I agree that it’s a problem for some use cases, and I’d like to get it fixed. Ideally, sorting would always work by the Received timestamp, in both the default list and a column-sorted list. I have that on the roadmap for the developers. You’re correct that by default an internal ID is used, and it is basically the file write timestamp on the message file (all messages are individual files in our system). That’s why moving them changes it. In normal delivery circumstances you’ll see a correctly sorted list. But moving messages around does mess it up. The column sort feature on the other hand, always uses the Date header in the message, and sorts correctly by that.
    As for the behavior you saw, the batch move operation in Web Mail will be unpredictable as to the order the new files get written since it isn’t a synchronous operation (it doesn’t serially move one at a time), which explains what you saw. However, it is assured that the files you move are going to show up on top of all files already in the destination folder, as that batch is now “newer” than the messages that were already there. So you could select all messages of the same date, move them to another folder, then select the next date batch, move them, etc. and you would end up with a correctly sorted list in the new folder. I know this is not practical, but it also isn’t a common use. Commonly what users want to do is move new messages into a folder where they put messages from a particular sender, or using whatever organizational method the user likes, and when done regularly there isn’t any problem.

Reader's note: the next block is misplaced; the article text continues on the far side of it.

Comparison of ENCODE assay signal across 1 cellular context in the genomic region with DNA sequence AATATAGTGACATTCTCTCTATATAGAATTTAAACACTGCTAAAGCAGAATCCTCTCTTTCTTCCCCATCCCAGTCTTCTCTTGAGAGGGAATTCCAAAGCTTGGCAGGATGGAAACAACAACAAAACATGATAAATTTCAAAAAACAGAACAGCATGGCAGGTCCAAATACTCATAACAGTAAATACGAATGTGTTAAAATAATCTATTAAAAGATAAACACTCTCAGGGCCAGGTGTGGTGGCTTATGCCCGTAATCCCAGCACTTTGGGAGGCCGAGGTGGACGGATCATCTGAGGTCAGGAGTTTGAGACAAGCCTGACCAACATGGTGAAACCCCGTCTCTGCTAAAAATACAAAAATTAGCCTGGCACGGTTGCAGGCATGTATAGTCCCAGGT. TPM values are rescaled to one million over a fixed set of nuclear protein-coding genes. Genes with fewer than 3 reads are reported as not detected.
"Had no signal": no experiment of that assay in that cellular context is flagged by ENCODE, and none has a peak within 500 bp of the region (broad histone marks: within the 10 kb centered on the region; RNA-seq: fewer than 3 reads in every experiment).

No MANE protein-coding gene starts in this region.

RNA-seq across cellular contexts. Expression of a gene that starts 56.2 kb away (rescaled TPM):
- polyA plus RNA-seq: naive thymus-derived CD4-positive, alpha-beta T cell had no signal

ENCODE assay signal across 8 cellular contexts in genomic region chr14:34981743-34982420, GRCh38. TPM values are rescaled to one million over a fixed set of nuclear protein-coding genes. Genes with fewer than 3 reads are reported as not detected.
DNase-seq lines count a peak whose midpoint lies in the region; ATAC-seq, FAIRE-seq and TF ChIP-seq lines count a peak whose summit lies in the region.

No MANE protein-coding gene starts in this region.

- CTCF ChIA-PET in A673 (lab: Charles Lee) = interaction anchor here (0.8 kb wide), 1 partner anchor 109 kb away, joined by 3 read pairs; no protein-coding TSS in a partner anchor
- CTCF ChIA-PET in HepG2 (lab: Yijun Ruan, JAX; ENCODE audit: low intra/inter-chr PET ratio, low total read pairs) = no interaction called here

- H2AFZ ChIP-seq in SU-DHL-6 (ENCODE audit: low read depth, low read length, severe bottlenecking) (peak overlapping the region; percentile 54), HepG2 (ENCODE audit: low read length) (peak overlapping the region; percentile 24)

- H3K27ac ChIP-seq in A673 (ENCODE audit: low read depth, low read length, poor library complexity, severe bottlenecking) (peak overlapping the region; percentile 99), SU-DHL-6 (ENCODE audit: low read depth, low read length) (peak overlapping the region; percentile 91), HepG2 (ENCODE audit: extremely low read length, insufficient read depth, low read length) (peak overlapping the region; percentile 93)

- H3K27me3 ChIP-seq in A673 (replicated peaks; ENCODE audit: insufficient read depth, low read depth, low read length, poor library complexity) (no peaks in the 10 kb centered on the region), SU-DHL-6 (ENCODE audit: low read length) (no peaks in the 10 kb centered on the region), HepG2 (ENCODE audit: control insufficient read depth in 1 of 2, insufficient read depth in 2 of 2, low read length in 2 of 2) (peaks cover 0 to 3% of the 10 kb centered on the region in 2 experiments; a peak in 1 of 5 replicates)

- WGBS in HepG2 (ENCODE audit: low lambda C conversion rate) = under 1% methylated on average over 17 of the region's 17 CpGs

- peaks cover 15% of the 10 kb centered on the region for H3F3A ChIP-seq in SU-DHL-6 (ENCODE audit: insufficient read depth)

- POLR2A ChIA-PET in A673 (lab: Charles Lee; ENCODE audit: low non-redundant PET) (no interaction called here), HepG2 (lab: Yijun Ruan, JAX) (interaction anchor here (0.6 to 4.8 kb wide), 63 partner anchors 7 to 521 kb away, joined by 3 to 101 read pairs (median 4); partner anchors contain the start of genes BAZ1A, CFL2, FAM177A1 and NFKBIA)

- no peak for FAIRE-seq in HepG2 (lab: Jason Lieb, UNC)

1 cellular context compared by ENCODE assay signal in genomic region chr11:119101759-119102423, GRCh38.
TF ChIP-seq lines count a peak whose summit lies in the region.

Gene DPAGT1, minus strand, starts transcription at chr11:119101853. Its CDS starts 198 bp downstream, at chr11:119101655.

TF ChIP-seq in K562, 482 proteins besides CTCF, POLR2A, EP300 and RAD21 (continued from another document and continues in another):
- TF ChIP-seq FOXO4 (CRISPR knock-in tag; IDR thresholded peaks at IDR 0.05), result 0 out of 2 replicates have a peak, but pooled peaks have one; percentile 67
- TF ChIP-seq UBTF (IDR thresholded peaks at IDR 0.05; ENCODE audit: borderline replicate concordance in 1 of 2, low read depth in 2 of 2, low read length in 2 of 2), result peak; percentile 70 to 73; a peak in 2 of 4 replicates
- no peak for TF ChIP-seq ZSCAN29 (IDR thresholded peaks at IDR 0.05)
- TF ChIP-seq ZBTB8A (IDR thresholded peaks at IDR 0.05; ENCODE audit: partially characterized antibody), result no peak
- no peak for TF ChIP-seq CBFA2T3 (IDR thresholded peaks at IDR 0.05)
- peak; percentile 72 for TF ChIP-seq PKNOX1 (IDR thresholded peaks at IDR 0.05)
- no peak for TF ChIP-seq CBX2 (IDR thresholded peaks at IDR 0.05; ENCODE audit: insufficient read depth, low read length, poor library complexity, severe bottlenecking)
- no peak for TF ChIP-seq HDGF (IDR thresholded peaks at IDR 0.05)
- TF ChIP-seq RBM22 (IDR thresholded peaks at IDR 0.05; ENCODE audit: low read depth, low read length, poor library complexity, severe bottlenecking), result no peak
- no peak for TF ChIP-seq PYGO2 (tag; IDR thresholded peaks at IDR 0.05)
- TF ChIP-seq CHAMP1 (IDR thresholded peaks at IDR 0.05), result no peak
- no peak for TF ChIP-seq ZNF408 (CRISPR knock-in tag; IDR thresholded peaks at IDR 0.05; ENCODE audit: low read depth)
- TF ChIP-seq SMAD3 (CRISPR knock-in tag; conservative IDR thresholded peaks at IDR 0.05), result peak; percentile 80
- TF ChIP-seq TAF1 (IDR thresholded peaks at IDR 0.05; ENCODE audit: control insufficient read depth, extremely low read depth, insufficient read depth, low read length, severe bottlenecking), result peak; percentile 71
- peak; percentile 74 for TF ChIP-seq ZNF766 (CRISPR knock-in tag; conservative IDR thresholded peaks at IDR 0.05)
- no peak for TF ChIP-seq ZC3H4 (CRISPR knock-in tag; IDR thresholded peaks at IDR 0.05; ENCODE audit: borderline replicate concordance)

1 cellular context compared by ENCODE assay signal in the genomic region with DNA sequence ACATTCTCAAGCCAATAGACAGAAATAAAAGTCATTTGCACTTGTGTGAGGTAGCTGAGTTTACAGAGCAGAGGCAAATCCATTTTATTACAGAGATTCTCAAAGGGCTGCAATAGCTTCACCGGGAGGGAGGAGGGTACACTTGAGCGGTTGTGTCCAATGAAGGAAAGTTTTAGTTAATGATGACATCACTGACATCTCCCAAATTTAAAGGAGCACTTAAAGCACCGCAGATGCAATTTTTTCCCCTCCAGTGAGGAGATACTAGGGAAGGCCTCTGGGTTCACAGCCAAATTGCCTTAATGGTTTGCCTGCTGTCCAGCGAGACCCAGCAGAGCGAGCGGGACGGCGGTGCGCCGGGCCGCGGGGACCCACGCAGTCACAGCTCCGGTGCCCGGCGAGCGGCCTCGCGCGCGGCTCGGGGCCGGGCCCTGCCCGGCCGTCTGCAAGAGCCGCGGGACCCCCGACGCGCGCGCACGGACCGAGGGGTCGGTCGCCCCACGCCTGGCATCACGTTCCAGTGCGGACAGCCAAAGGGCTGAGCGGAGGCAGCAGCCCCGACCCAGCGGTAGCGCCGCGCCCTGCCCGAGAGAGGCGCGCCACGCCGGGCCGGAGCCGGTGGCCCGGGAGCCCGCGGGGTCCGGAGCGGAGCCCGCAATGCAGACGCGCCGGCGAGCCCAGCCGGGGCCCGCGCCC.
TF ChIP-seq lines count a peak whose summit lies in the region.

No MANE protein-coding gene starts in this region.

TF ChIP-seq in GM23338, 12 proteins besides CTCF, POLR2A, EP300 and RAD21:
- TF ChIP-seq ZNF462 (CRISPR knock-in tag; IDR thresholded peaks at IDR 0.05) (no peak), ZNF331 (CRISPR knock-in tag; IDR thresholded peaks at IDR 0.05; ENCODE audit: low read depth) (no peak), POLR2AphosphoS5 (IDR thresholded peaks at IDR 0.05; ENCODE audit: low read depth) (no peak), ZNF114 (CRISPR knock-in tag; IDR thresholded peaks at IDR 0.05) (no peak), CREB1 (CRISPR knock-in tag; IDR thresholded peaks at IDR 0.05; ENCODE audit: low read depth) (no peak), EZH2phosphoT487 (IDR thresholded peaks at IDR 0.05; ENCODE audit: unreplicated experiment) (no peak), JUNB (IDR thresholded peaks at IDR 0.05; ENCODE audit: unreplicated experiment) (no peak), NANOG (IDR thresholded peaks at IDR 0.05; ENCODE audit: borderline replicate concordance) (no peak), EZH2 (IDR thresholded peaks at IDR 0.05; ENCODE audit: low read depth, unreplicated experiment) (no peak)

Relating this back to the topic of the article above, this usually doesn’t matter since we are talking about moving messages so that they can be downloaded to a POP client running on the user’s computer, and that software will then sort the messages by its own methods. The situation that Bob C. and Ellen encountered is definitely a problem when you want to keep your Inbox messages in Web Mail and only want to download the Sent messages. But we’re really talking about unusual workarounds for a feature that doesn’t exist. There isn’t a straightforward way to move Sent messages from one piece of email software to another one, whether that be Web Mail or two POP clients you have on two computers. Sent messages are saved where you sent them from. That’s a limitation in just about all email software and is just intrinsic to how POP and Web Mail work. It can only truly be remedied by IMAP service, which most email providers don’t offer (including us).